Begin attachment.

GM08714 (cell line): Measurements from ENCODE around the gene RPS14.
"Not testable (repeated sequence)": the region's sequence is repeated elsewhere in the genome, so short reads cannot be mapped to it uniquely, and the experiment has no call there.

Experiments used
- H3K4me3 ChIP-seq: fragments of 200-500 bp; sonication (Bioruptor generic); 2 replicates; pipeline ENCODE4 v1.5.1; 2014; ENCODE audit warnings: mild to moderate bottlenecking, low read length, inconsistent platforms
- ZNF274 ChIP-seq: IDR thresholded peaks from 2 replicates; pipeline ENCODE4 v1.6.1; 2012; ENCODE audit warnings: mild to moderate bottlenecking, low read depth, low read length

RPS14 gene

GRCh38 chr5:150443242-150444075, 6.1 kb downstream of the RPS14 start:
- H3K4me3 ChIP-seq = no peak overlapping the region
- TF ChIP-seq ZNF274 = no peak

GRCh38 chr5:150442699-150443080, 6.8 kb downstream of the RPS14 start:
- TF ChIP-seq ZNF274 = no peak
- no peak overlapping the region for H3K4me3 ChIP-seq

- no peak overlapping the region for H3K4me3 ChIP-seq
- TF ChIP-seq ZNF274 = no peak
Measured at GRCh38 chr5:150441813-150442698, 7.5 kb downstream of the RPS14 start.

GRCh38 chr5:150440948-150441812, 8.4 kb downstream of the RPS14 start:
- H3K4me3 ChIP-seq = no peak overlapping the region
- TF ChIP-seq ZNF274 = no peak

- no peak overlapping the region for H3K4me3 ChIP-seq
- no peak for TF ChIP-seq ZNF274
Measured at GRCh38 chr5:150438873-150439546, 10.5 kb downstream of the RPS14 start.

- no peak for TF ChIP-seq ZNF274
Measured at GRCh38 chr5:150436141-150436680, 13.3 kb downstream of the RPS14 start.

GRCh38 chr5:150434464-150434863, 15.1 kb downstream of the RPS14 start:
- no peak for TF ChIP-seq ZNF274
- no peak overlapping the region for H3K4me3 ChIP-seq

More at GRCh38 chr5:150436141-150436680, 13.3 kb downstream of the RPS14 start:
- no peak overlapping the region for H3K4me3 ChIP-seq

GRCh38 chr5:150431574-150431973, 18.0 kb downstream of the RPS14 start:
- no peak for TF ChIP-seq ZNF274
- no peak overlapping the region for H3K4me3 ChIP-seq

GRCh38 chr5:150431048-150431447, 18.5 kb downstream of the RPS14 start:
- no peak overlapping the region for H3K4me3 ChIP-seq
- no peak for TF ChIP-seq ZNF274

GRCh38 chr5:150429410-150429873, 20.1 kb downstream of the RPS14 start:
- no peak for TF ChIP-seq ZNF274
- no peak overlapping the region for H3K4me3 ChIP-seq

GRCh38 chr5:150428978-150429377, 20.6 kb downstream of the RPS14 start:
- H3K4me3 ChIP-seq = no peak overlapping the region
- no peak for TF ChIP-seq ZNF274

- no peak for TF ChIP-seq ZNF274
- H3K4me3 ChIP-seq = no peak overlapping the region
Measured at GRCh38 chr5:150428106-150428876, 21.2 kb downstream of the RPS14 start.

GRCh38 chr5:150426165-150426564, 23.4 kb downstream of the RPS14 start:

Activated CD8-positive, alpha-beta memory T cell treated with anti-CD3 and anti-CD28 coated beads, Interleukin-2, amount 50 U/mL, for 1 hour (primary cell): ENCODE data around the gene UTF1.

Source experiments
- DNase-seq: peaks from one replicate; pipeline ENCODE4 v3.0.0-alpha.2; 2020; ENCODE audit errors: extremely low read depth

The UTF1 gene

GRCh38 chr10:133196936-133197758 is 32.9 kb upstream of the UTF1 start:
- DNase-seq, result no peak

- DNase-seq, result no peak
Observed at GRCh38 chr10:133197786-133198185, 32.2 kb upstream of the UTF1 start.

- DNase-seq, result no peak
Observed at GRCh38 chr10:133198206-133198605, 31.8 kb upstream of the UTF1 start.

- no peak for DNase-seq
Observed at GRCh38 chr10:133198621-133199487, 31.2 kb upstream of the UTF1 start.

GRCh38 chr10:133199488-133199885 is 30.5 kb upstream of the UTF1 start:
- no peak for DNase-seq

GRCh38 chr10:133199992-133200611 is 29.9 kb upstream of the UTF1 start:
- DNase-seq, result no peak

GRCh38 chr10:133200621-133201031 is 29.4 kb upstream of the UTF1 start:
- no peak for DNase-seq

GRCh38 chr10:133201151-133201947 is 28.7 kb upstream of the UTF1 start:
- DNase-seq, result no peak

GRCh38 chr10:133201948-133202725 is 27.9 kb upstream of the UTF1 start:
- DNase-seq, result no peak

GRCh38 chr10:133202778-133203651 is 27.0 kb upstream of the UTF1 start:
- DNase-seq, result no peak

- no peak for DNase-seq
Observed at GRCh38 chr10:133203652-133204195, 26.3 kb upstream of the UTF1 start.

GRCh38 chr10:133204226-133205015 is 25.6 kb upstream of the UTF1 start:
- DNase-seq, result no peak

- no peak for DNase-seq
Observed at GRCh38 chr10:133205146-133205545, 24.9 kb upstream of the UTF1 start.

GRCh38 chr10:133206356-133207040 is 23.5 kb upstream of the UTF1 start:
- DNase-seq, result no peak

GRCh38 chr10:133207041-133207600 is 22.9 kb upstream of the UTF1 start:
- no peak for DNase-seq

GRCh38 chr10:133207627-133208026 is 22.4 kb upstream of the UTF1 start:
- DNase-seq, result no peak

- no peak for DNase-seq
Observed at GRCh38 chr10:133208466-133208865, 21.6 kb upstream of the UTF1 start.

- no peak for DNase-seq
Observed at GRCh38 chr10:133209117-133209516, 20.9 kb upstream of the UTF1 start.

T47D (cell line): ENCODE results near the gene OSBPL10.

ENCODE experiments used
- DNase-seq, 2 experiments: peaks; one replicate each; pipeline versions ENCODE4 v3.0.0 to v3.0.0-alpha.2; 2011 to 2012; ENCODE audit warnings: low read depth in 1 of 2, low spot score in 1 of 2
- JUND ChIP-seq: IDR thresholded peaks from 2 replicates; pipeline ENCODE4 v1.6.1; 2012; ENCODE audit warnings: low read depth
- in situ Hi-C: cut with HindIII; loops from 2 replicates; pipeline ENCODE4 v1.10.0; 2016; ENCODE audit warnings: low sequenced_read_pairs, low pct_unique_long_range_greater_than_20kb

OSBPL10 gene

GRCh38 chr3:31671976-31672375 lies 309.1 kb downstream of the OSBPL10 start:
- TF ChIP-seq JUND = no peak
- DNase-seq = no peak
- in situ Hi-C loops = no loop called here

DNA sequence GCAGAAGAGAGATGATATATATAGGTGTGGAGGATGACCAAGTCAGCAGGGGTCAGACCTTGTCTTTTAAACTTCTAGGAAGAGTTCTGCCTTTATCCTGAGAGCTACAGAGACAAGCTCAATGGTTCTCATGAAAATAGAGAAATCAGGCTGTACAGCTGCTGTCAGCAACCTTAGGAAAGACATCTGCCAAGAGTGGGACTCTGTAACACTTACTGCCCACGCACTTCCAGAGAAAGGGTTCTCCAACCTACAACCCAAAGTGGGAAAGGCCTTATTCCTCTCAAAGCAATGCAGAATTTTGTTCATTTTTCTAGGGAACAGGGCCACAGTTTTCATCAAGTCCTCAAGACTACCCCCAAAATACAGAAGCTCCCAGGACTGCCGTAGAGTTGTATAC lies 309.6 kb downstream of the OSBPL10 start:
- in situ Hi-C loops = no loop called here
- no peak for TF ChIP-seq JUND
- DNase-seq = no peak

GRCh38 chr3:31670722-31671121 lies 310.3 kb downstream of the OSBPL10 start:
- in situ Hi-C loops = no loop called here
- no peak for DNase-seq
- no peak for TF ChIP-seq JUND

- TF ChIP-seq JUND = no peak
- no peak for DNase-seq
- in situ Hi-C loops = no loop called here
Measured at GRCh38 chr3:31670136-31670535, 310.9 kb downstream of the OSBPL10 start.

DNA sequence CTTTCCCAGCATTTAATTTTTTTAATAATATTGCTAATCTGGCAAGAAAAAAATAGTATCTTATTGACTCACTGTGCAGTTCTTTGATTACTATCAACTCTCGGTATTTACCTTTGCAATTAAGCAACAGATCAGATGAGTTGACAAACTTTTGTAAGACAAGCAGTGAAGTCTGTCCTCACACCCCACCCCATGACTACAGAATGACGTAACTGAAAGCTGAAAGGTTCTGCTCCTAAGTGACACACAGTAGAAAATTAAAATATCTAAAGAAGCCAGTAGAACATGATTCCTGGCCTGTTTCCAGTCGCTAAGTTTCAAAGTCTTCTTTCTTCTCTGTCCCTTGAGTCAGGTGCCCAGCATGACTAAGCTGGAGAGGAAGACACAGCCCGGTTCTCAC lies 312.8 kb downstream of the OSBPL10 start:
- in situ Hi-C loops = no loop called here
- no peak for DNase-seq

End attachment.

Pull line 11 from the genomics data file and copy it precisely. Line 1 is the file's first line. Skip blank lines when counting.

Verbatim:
- TF ChIP-seq ZNF274 = no peak